How to Swing a Like-kind Exchange
With most of the country experiencing a depressed real estate market, you may find it difficult to sell a business building or apartment house. To make matters worse, a sale could result in significant tax consequences for real estate property that has appreciated in value since it was acquired.
Fortunately, there is a way you may be able to avoid dire tax problems. Assuming that a suitable replacement property can be identified, you can arrange an exchange of properties. If the properties are considered “like-kind,” you generally do not have to pay current tax on the exchange.
Basic premise: The rules for like-kind exchanges apply to investment or commercial property. (They cannot be used for residential homes.) This refers to the nature, character or class of the property—not its grade or quality. For example, a swap of an office building for an apartment building of the same value can qualify as a like-kind exchange. As a result, neither party has to report taxable income.
Although other types of property may qualify under the rules, the majority of these transactions involve real estate. However, in the real world, trading real estate properties is usually not so simple.
Suppose you want to acquire real estate, but the owner is not interested in any of the properties that you own. The tax law allows you to take the like-kind exchange concept one step further. The exchange can involve multiple parties if the two owners cannot agree on the properties to be swapped.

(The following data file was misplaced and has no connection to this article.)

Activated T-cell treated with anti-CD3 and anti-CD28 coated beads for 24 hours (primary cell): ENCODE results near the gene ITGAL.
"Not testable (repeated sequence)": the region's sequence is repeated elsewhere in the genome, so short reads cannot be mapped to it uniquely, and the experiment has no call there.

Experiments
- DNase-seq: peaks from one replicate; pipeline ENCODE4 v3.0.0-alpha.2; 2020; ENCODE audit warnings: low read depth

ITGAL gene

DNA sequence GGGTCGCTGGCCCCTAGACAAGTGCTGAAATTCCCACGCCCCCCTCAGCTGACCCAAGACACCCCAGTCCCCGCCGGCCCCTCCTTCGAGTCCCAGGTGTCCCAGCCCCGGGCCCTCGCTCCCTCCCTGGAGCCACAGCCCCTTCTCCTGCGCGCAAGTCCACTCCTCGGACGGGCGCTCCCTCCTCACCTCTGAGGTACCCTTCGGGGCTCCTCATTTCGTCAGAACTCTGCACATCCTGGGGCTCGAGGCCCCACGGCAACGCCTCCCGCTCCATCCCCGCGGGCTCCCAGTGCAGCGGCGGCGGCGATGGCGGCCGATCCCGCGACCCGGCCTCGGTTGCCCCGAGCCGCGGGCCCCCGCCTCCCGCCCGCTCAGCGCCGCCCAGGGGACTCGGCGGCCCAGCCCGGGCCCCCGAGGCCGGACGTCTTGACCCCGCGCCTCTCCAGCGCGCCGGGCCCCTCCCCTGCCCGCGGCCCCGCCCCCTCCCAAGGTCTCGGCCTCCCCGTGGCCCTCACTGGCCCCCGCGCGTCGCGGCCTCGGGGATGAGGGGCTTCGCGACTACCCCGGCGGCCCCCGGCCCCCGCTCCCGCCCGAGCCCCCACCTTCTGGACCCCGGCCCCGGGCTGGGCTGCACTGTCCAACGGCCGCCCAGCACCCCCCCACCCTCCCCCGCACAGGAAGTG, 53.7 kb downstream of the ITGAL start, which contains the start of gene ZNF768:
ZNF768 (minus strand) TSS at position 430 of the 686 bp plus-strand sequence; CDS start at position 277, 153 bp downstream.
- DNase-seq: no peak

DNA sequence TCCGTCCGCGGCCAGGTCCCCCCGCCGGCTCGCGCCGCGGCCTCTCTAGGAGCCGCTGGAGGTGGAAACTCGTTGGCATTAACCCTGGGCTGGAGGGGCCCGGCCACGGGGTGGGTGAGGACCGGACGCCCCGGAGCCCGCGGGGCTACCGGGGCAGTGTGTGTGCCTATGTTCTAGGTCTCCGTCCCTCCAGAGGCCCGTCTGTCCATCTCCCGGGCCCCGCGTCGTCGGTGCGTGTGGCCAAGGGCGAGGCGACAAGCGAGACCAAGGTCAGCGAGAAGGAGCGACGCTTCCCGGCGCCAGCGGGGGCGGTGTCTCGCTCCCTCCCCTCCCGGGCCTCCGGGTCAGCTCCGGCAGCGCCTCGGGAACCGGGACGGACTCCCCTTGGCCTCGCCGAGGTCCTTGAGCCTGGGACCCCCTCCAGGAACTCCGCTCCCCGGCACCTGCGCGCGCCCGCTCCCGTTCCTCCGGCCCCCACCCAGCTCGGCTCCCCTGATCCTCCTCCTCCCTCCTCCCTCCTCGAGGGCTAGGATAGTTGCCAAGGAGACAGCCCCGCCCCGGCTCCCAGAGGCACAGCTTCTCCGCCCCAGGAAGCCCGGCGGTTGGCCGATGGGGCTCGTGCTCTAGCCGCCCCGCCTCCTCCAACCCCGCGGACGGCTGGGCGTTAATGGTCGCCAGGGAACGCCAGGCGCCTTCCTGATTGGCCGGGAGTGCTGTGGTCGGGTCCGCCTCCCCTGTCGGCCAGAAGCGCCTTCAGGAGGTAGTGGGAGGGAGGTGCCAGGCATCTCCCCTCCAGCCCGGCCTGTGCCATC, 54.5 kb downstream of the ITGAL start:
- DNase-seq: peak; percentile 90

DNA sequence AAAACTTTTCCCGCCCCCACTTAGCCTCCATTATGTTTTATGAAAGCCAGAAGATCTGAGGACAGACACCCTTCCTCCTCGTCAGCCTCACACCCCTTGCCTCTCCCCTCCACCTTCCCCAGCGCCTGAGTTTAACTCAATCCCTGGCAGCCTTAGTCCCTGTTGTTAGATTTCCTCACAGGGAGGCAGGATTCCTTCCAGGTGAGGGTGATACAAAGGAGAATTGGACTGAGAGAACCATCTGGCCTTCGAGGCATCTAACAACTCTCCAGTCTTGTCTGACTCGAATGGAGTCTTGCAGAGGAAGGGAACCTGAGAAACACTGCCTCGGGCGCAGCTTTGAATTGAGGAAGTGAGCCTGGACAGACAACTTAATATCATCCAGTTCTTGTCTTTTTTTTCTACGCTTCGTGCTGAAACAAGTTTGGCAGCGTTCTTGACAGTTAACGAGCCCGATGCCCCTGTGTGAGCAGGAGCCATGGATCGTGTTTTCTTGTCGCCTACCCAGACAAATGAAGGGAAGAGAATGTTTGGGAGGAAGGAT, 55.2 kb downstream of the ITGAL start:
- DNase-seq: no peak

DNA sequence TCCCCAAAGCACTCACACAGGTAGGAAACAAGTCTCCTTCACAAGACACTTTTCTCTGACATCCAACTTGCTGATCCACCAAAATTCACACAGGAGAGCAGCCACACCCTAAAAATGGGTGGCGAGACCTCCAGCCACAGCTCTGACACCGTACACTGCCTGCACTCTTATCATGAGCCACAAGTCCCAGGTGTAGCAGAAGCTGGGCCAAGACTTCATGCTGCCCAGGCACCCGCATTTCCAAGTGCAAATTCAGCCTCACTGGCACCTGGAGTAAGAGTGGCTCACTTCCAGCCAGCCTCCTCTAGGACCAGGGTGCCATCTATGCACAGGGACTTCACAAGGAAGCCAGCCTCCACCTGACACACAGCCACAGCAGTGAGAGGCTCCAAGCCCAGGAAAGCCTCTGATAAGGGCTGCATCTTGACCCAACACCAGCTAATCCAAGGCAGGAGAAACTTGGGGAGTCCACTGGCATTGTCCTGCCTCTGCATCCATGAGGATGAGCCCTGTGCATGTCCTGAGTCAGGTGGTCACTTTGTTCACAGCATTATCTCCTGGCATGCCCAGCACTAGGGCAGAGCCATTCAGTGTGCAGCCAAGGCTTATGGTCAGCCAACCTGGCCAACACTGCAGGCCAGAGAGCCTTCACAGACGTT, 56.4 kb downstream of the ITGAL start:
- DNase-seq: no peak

Example: Tinker wants to acquire property owned by Evers. However, Tinker does not own any property that Evers desires in return. After discussing a number of locations, the two of them strike a deal with Chance. Evers agrees to take Chance’s property, Chance acquires title to a property owned by Tinker and Tinker obtains the property he wanted all along.
The IRS has approved the use of a qualified intermediary to facilitate the deal, as long as the intermediary is not connected with one of the other parties. Also, be aware that time restrictions are involved in a multiple-party swap. In general, the property you receive must be identified within 45 days of the original transfer, and you must take title within 180 days (or your tax return due date plus any extensions, if that is sooner).
Assuming like-kind properties are involved, the entire transaction may be tax-free if the deal is completed within these time frames. One catch: If you receive any money or property as part of the deal, the additional amount—called “boot”—is subject to income tax. On the other hand, no loss is recognized by the taxpayer who provides the boot. The assumption of a greater mortgage is also treated as taxable boot for this purpose.
Finally, be forewarned that the IRS is often suspicious of these transactions. This is a complex area of the tax law, so professional assistance is a must.